However, I was happy to see that there were a handful of us still in the office when the actual alarm went off. Even the fact that two of the handful were fire wardens who HAD to take the stairs down did not shake my faith in the human spirit. There we were, for lack of a better adjective, the fiery folks (also known as 'The Fools' in many groups of homo sapiens), who were willing to go down the road not taken.
As we headed for the stairs, one of them said to me, "Sayesha, you're in heels!" Everyone in the company had turned up in running shoes like they were going for the vertical (downward) marathon or something.
The walk down the 16 flights took us not more than 5 minutes, mainly because we were the only conscientious people in the stairway - everyone else had already taken the lift. It was no wonder that the narrow stairway of such a giantass building was not crowded during a fire drill.
So we went downstairs and joined our other colleagues in the open field besides the building for attendance. After they had stopped complaining about the hot sun, they turned to us.
"You guys actually look the stairs??" they asked us.
"Of course. We didn't cheat. Like some people." I looked at my boss. She grinned. Others just shook their heads at us. Now that I think about it, we got a lot of heads shaken at us today. Some even sported dirty looks.
Thursday, April 17, 2008
Wednesday, April 16, 2008
Lately I have been thinking of distance. Not in the melancholy "Ufff yeh dooriyan" kind of way like in our Bollywood movies, but in a totally different light actually. As that oft-misunderstood thing between people. I am not referring to emotional distance, but plain physical distance. Speed x time. Distance. The one that's measured in metres and kilometers and light years. Being away from loved ones may suck, but distance does have its merits in certain other situations.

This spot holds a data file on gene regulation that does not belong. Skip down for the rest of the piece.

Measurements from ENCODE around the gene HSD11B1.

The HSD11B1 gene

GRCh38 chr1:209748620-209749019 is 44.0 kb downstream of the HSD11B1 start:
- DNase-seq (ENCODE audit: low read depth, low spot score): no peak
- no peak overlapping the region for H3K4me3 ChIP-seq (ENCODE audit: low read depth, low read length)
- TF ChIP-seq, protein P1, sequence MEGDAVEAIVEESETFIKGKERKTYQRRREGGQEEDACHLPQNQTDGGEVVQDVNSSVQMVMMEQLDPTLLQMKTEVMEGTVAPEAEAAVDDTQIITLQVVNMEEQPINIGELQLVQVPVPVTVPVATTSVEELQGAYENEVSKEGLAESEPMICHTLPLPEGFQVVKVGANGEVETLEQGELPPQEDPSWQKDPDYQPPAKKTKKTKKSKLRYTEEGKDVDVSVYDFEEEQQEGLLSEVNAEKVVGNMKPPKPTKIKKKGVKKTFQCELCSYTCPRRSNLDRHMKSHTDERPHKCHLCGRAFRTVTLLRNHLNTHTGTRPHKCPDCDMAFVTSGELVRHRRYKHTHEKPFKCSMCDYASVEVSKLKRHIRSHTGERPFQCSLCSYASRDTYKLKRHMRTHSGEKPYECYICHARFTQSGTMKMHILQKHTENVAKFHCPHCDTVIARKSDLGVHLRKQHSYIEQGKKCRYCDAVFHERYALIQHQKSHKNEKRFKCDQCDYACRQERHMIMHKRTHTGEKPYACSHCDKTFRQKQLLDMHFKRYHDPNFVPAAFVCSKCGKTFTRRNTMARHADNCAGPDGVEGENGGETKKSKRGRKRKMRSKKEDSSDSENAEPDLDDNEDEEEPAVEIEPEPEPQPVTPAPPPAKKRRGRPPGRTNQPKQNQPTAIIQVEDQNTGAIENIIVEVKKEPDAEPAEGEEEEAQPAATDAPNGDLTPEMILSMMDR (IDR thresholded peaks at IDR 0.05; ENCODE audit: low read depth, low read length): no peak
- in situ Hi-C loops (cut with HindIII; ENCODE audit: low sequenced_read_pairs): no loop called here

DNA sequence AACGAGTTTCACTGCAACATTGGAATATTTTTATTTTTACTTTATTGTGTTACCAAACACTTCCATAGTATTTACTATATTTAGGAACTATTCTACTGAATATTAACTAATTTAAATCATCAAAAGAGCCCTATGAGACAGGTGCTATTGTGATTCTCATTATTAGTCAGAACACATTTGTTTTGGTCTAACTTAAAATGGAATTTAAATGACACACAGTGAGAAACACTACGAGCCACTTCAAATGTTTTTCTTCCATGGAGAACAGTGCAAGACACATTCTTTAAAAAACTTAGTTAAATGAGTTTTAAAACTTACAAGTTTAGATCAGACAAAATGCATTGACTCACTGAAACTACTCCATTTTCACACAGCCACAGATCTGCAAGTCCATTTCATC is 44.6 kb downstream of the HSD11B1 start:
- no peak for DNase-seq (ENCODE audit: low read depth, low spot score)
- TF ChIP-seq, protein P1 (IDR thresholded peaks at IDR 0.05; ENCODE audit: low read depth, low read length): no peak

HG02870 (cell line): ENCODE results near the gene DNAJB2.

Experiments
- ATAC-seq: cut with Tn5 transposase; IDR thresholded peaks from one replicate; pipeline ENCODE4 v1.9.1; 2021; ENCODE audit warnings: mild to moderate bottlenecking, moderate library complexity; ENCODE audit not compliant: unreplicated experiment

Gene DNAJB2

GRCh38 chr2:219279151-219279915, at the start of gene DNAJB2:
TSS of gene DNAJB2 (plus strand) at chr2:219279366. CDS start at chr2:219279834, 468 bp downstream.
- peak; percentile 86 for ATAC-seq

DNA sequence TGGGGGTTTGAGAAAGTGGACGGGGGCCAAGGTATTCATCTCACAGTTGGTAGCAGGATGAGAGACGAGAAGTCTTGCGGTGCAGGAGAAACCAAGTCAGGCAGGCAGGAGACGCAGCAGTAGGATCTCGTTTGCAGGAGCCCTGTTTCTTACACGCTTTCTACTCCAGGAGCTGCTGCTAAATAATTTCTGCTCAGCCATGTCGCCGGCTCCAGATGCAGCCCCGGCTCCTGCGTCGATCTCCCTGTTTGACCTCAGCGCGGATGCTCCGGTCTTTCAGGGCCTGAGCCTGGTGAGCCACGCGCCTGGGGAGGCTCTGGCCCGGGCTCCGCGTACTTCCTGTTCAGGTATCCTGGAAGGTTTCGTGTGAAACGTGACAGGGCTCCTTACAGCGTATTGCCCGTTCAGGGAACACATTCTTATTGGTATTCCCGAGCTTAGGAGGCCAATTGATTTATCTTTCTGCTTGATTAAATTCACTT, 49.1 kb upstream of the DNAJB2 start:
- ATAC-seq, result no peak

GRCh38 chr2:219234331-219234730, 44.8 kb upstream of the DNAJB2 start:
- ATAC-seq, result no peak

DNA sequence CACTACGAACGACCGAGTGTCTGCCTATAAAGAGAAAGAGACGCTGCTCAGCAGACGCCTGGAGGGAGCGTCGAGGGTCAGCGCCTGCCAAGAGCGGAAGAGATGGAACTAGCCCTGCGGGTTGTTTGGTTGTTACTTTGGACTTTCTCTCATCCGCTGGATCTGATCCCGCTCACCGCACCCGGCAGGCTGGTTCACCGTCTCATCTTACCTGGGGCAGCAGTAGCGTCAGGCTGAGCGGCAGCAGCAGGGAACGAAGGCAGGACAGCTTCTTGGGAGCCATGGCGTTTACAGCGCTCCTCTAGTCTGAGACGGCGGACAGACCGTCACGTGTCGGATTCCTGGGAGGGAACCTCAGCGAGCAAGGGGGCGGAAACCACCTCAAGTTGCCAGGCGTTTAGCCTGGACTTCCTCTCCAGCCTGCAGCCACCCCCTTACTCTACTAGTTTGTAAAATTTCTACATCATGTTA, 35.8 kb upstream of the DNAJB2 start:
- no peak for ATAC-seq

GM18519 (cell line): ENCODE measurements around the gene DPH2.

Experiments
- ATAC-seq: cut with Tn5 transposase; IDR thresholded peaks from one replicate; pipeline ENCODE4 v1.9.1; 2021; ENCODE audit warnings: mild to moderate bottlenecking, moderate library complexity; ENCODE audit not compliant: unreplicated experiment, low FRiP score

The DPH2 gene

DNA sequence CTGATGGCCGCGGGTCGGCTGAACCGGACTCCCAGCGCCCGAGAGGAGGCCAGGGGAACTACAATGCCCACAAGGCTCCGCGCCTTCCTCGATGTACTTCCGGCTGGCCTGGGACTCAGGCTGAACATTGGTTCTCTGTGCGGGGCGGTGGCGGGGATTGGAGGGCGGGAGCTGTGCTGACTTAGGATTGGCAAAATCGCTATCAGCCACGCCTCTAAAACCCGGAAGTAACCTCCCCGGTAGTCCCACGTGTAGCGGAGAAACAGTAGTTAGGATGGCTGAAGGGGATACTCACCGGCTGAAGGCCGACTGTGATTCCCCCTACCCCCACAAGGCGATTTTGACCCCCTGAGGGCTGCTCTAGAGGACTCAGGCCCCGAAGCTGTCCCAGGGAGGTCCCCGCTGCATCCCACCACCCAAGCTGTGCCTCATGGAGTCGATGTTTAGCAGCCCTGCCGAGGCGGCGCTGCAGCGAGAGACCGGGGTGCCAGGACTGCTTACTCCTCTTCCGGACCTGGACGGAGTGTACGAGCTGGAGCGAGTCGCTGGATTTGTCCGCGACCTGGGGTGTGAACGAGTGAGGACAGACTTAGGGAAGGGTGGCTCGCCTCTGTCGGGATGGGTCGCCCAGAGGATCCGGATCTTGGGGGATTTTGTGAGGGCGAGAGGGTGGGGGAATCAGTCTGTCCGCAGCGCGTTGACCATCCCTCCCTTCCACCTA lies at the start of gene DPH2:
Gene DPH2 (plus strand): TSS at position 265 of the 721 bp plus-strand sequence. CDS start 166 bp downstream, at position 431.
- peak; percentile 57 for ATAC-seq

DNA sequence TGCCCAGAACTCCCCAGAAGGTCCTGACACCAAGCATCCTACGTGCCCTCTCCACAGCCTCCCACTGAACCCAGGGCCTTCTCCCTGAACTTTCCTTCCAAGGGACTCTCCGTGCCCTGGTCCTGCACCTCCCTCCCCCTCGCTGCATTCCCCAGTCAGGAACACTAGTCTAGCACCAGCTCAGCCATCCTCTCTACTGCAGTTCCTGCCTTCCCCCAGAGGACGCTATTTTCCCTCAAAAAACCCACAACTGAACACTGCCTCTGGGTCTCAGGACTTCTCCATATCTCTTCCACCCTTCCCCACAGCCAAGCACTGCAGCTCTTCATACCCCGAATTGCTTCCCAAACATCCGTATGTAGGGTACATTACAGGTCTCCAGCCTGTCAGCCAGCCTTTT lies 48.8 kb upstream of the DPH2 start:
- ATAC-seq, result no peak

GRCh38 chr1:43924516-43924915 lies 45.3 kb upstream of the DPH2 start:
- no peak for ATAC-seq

- Distance keeps us sane.
- Distance makes us realise what we miss.
- Distance helps us figure ourselves out.
- Distance keeps us away from people who interfere in the process of us figuring ourselves out.
- Distance makes meeting a happier event.
- Distance allows us to look exactly the way we want to look, away from those who don't want us to look like that.
- Distance keeps the transport and telecom industries alive.
- Distance helps us forget.
- Distance is a good test of love.
- Distance allows us to issue restraining orders without going to court.
- Distance makes us understand ourselves and others better.
- Distance makes break-ups easier.
- Distance helps us plan great holidays.
- Distance gives us breathing space.
- Distance can give rise to beautiful letters and emails.
- Distance decreases the probability of us bumping into people we have shift+deleted from our lives.
- Distance heals what time can't.
- Distance allows us to clearly see whom it should be maintained with.
Monday, April 14, 2008
Saturday, April 12, 2008
I'm not too sure which was more fun - cutting my birthday cake four days before my birthday in the office pantry ("We wanted to surprise you, hence the early celebration." was my team's explanation) or reading the creative emails forwarded to me afterwards.
From: GM [very creative member of my team]
Sent: Tuesday, April 08, 2008 11:38 AM
To: [My team]
Cc: [My lunch group]
Subject: important date
On 13th April, a little girl was born.
She grew up to have many adventures, and became the leader of a band of marauding raiders who sack the Boston Coast [my team reports to the Boston office] from time to time.
She now reclines languidly against the big-ass pillar of protection and looks over the land through a far-seeing glass.
In gratitude for her leadership, the Boston Raiders are planning a feast to celebrate her day of birth.
Join us in contributing ideas for the celebration, or the Raiders will pillage your cubicle!
-A very sleep-deprived GM